Snokomo School House

Another school house we visited last weekend with our houseguest, Glenda, was the Snokomo School House.

It was built in 1883 of native limestone at a cost of $800.

Back in the late 1900s, school terms averaged about 7 months per year, and maybe longer or shorter due to weather, epidemics, or the school district’s ability to pay the teacher. Male teachers were paid more than female teachers, and contrary to common belief, districts preferred male teachers as it was thought that they could better control the older farm boys.

Teachers rarely stayed at a school for more than 2 years. But despite all the problems, the illiteracy rate for Kansas in the late 1800s was less than 3 percent as compared to 8 percent today.

School continued in the little stone building until 1941 when consolidation forced its closure.

In 1947, the Silent Workers Club, a local community group, purchased the school for $1.00 and it was converted into a clubhouse.

In 1975, the old school was completely restored with labor provided by the Silent Workers, former pupils and former teachers of the school.

Then in 1991, a tornado took the roof, upper part of one of the walls, bell tower, chimney, girls’ outhouse, and some of the school furnishings. So, the Silent workers club rebuilt the roof and made the other necessary repairs to the school.

But today the school is in need of some TLC. Virginia creeper vines are taking over the north wall,

wasps are building their nests in the doorways, and the bell tower is leaning.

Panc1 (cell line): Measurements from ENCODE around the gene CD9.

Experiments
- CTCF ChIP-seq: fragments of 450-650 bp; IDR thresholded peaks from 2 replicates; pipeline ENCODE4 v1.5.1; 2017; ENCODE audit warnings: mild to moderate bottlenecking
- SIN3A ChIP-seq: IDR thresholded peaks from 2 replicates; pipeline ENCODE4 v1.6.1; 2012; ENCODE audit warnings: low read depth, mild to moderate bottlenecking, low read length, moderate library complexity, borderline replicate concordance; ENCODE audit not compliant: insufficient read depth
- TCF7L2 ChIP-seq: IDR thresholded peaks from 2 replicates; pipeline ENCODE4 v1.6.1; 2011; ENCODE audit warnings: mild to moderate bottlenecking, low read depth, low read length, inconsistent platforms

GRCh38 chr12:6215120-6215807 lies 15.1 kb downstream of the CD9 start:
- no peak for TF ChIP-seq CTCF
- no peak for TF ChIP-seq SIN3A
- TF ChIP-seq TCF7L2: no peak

But on a lighter note, the swings work fine.

I haven’t been on a swing in years and years….and boy was I nauseous. Blah….

It was fun though.

Maybe I just need more practice….

Details about the building of the school and its history can be found on the 1994 National Register Application by clicking HERE.

If you would like to visit the Snokomo School:

Directions:  8 mi. S. of Paxico. Leave I-70 at Exit 335, Snokomo Road and drive south. Wind through the Snokomo Creek Valley for 6.4 miles until you arrive at the Snokomo Schoolhouse which is situated on the east side of the road. (You will pass by an 1890 stone schoolhouse on the west side of the road–keep going.)



Cattle, corn, wheat, beans, mud, snow, ice, and drought. Plenty of fresh air and quiet. Our life is sometimes heartbreaking, sometimes joyous, but never boring.

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6 Responses

  1. Sue, a Florida Farm Girl says:

    Have you ever wanted to buy one of those old schoolhouses and turn it into a fabulous place to live? Lovely place.

  2. Lynda M O says:

    Isn’t that nausea something else ?~! I had NO idea that my stomach would be so anti-swing.

  3. Louise S says:

    Yes, Suzanne, I was wondering the same thing about the nausea………………just sayin’. 😉

    Loved the pics of the school, brings back memories. What a nice tribute by former students and teachers to restore the school! It’s a lovely little building, and if those walls could talk I’m sure it was a lively place back in the day. Thanks!

  4. Nancy says:

    Love the post! Love old school houses! Love that Harland will do anything to get a cool picture of you!….and that you caught him on the ground taking your picture! You two are just plain fun!!

  5. Caroline Coleman says:

    Really enjoyed the information and pictures. My husband and I have visited this schoolhouse. My grandfather was a teacher there. I have a copy of the paperwork with the names of the students, etc. So interesting! Are there ever any times that you can see the inside of the school?

  6. Lori Rice says:

    Where did the name snokomo cone from?

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